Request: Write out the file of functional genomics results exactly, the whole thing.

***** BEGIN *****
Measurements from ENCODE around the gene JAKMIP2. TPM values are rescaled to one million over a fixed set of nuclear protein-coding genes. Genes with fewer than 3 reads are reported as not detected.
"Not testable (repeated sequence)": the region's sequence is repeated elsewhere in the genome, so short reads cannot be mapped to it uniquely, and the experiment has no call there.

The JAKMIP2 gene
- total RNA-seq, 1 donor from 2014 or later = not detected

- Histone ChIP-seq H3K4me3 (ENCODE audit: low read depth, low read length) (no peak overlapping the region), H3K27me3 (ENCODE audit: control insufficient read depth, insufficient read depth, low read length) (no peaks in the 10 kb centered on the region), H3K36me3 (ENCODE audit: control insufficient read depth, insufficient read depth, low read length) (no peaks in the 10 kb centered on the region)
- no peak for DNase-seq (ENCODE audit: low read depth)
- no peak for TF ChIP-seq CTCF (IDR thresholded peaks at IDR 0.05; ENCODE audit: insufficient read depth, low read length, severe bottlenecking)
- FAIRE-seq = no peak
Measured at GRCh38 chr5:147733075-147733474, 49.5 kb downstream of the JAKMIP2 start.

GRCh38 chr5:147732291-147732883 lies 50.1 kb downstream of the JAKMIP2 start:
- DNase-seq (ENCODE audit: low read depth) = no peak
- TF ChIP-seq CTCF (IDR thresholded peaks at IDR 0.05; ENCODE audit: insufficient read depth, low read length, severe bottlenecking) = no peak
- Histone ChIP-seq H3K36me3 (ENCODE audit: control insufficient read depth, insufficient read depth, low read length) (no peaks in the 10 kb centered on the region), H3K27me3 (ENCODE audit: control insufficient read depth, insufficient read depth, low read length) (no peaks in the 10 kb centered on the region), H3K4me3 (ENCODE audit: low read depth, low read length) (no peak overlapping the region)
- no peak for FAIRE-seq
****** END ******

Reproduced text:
Measurements from ENCODE around the gene JAKMIP2. TPM values are rescaled to one million over a fixed set of nuclear protein-coding genes. Genes with fewer than 3 reads are reported as not detected.
"Not testable (repeated sequence)": the region's sequence is repeated elsewhere in the genome, so short reads cannot be mapped to it uniquely, and the experiment has no call there.

The JAKMIP2 gene
- total RNA-seq, 1 donor from 2014 or later = not detected

- Histone ChIP-seq H3K4me3 (ENCODE audit: low read depth, low read length) (no peak overlapping the region), H3K27me3 (ENCODE audit: control insufficient read depth, insufficient read depth, low read length) (no peaks in the 10 kb centered on the region), H3K36me3 (ENCODE audit: control insufficient read depth, insufficient read depth, low read length) (no peaks in the 10 kb centered on the region)
- no peak for DNase-seq (ENCODE audit: low read depth)
- no peak for TF ChIP-seq CTCF (IDR thresholded peaks at IDR 0.05; ENCODE audit: insufficient read depth, low read length, severe bottlenecking)
- FAIRE-seq = no peak
Measured at GRCh38 chr5:147733075-147733474, 49.5 kb downstream of the JAKMIP2 start.

GRCh38 chr5:147732291-147732883 lies 50.1 kb downstream of the JAKMIP2 start:
- DNase-seq (ENCODE audit: low read depth) = no peak
- TF ChIP-seq CTCF (IDR thresholded peaks at IDR 0.05; ENCODE audit: insufficient read depth, low read length, severe bottlenecking) = no peak
- Histone ChIP-seq H3K36me3 (ENCODE audit: control insufficient read depth, insufficient read depth, low read length) (no peaks in the 10 kb centered on the region), H3K27me3 (ENCODE audit: control insufficient read depth, insufficient read depth, low read length) (no peaks in the 10 kb centered on the region), H3K4me3 (ENCODE audit: low read depth, low read length) (no peak overlapping the region)
- no peak for FAIRE-seq